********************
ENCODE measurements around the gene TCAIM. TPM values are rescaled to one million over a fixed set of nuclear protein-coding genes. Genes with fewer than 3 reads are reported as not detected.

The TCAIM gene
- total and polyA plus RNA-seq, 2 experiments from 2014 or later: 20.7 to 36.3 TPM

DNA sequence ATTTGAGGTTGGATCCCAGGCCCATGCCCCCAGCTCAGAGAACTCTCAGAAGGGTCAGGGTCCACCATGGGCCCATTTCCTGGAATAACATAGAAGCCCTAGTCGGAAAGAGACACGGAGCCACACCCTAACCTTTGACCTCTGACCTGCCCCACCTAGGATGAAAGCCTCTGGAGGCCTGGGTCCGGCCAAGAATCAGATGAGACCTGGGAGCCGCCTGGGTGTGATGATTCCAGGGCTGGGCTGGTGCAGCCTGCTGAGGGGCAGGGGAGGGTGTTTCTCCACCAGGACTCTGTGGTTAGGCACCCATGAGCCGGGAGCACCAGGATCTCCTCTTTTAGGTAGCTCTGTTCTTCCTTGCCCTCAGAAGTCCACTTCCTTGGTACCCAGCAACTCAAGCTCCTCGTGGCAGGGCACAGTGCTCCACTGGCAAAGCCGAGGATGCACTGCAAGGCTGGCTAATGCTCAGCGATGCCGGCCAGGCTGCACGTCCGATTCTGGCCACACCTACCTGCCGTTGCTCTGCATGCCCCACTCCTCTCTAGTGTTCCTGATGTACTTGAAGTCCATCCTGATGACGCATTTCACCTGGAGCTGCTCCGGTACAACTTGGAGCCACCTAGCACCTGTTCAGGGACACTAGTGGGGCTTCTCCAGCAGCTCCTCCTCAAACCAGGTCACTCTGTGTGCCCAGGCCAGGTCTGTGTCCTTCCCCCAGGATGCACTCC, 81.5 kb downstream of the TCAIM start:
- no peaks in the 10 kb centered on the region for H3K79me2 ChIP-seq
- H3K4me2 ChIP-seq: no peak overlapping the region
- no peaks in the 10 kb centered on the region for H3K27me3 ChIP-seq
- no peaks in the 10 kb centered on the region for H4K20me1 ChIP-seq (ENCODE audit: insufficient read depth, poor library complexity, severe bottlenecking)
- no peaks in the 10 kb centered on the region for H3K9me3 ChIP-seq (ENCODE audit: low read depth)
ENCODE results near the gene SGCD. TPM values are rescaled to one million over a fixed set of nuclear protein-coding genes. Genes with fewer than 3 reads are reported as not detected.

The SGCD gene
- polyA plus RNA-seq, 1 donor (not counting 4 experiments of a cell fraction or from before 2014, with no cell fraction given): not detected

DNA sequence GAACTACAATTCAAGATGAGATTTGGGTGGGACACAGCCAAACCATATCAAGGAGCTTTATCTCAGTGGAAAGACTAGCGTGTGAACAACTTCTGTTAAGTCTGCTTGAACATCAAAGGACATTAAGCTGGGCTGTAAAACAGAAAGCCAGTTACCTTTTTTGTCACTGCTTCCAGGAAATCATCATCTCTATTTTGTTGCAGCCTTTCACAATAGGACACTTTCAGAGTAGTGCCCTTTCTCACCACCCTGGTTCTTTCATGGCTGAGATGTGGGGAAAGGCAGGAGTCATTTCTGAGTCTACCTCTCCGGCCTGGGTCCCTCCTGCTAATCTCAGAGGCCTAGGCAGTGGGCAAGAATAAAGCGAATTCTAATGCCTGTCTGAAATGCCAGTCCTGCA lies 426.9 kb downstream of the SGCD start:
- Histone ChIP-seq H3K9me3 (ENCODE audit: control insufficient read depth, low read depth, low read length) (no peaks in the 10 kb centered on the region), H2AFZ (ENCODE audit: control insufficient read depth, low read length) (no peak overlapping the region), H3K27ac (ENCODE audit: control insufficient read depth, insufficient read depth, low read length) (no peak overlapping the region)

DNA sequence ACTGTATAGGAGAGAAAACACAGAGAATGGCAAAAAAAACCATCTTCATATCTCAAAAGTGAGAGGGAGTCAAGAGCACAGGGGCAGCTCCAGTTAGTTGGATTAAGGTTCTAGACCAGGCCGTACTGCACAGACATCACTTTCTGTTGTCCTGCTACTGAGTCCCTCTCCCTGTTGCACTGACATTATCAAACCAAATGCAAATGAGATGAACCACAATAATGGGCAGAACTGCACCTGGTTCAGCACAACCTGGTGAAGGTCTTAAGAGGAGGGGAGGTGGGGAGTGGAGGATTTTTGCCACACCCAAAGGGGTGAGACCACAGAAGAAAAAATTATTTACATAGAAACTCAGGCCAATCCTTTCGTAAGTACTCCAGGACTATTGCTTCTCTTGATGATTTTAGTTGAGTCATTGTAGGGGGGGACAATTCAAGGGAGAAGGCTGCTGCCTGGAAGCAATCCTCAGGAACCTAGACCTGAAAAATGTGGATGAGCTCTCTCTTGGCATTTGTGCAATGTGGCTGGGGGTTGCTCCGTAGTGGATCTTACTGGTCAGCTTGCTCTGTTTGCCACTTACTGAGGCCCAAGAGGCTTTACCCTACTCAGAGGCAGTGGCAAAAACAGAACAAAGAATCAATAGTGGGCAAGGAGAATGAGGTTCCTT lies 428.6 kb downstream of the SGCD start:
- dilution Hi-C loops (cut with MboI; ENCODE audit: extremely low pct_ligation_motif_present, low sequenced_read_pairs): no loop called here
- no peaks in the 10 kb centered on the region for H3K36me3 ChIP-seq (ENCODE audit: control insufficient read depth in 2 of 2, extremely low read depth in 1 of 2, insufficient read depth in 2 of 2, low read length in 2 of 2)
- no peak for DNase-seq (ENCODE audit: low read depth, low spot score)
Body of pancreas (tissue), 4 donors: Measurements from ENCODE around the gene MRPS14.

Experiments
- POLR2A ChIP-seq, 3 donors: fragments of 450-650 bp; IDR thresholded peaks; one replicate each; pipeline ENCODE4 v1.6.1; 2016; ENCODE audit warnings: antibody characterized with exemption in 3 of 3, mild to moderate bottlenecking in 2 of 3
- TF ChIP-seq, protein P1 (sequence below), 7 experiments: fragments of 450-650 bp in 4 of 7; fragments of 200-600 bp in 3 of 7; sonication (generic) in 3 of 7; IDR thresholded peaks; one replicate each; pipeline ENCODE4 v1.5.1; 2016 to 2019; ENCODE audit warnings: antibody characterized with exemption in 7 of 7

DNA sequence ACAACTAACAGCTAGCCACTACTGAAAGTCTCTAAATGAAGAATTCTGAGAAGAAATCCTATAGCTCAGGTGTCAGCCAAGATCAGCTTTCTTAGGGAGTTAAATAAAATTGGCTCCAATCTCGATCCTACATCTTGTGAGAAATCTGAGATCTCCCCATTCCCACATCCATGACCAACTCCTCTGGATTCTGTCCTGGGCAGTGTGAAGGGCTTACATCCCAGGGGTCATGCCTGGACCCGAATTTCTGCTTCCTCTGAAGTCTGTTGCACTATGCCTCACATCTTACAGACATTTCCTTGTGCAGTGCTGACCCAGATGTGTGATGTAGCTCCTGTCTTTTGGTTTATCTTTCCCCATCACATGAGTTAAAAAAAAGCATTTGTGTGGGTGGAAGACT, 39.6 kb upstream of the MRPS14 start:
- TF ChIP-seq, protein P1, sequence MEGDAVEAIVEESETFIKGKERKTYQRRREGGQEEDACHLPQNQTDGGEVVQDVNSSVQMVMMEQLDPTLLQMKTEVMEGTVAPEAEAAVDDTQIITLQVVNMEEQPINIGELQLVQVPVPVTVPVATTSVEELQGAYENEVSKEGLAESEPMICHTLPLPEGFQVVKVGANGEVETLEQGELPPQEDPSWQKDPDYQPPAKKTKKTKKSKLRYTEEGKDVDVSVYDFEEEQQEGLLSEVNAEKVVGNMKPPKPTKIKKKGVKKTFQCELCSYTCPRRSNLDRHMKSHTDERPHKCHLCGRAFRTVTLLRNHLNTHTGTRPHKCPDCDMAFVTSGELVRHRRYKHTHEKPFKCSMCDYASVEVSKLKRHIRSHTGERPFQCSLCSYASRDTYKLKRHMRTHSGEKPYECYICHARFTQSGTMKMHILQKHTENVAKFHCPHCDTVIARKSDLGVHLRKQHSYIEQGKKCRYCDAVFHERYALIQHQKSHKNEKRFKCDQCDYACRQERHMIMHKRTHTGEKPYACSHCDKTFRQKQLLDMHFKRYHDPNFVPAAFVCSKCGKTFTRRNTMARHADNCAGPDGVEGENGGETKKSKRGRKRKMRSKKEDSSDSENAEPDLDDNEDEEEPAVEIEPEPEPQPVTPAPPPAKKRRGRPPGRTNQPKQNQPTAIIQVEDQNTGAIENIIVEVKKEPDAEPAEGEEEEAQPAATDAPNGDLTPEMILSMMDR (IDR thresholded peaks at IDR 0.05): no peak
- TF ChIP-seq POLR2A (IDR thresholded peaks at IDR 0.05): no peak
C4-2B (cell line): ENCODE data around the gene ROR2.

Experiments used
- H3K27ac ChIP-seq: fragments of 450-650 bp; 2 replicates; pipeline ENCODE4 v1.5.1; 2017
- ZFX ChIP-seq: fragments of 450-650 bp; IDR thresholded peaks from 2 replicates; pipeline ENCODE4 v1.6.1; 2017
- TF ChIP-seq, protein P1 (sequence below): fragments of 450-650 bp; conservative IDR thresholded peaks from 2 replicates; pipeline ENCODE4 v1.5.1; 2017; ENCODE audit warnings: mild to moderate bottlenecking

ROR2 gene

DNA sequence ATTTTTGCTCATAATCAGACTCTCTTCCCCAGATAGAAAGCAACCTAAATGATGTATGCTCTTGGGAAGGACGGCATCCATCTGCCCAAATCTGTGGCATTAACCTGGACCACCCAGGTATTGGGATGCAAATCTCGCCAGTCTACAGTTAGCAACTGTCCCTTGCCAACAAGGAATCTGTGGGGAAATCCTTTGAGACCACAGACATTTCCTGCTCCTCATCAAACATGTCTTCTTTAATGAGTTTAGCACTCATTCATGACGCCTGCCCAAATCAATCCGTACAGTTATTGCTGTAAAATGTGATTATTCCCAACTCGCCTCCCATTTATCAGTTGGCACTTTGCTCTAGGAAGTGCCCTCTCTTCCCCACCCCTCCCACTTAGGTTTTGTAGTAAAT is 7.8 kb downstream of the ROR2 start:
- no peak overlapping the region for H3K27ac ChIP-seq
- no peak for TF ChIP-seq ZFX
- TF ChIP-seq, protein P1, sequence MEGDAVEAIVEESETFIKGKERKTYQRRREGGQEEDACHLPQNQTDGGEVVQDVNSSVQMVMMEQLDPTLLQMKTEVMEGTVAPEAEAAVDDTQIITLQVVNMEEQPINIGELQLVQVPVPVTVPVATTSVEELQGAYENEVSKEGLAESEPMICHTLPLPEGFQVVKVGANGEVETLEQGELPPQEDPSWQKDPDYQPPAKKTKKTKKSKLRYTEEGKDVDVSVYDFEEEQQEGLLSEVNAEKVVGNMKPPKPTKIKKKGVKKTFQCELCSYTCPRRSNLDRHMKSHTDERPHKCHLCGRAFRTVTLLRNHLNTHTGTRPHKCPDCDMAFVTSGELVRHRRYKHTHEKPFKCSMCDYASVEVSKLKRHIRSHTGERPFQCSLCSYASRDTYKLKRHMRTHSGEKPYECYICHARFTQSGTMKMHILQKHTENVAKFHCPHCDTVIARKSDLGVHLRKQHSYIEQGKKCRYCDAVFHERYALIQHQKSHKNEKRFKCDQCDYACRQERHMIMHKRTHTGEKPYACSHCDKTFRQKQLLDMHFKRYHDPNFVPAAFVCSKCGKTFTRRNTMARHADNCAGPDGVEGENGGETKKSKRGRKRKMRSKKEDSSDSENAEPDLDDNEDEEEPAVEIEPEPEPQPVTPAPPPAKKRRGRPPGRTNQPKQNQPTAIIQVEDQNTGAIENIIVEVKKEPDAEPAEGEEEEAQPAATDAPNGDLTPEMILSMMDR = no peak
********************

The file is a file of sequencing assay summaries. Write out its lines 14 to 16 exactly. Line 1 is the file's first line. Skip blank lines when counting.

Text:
- Histone ChIP-seq H3K9me3 (ENCODE audit: control insufficient read depth, low read depth, low read length) (no peaks in the 10 kb centered on the region), H2AFZ (ENCODE audit: control insufficient read depth, low read length) (no peak overlapping the region), H3K27ac (ENCODE audit: control insufficient read depth, insufficient read depth, low read length) (no peak overlapping the region)

DNA sequence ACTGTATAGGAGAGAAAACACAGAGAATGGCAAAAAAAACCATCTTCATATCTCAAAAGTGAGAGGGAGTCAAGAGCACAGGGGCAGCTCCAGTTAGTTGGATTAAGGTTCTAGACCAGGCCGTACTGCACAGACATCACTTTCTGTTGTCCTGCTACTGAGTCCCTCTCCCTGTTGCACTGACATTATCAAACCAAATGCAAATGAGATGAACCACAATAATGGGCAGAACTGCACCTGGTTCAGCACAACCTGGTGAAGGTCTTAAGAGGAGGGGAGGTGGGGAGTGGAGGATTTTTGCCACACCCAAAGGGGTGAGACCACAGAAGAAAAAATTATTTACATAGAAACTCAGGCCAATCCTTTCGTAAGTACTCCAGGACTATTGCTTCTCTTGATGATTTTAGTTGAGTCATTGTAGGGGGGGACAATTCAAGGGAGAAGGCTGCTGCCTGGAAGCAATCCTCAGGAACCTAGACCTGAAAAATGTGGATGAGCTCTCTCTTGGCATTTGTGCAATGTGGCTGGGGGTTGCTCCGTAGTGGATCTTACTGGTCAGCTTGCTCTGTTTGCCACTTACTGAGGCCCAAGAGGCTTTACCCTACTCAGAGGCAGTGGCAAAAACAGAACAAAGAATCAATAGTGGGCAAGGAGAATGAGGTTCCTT lies 428.6 kb downstream of the SGCD start:
- dilution Hi-C loops (cut with MboI; ENCODE audit: extremely low pct_ligation_motif_present, low sequenced_read_pairs): no loop called here